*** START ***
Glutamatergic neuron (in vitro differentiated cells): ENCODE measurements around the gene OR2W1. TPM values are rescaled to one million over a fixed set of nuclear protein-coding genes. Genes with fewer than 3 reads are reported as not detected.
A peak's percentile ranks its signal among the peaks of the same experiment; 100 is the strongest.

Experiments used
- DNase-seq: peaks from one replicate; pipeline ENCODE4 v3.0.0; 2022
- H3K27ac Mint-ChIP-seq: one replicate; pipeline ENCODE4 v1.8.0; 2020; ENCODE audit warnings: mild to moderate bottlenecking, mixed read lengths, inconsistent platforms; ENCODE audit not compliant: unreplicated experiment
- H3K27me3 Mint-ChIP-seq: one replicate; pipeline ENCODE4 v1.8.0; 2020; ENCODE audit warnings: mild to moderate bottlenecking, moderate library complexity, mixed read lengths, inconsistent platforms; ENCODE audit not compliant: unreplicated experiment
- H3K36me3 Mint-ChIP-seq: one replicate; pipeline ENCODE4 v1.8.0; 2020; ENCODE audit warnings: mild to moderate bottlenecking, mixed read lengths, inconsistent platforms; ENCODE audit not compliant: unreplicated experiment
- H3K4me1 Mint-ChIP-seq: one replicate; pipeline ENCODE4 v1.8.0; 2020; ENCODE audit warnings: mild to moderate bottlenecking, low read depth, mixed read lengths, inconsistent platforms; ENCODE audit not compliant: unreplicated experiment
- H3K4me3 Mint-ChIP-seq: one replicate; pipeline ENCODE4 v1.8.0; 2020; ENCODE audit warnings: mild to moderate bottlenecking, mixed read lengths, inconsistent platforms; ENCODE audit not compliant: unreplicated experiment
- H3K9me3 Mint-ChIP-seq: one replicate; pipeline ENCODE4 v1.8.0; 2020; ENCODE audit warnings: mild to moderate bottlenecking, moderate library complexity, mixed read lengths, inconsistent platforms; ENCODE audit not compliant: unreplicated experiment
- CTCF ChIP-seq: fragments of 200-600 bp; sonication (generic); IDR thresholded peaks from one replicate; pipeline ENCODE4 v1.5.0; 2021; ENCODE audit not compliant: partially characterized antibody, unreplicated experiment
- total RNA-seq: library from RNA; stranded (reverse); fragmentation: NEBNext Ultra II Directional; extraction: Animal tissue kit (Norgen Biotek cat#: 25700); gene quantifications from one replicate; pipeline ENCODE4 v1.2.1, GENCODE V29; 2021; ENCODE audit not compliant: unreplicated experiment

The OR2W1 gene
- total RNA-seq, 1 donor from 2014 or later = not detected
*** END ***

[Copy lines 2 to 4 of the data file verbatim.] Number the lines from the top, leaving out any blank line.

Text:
A peak's percentile ranks its signal among the peaks of the same experiment; 100 is the strongest.

Experiments used
- DNase-seq: peaks from one replicate; pipeline ENCODE4 v3.0.0; 2022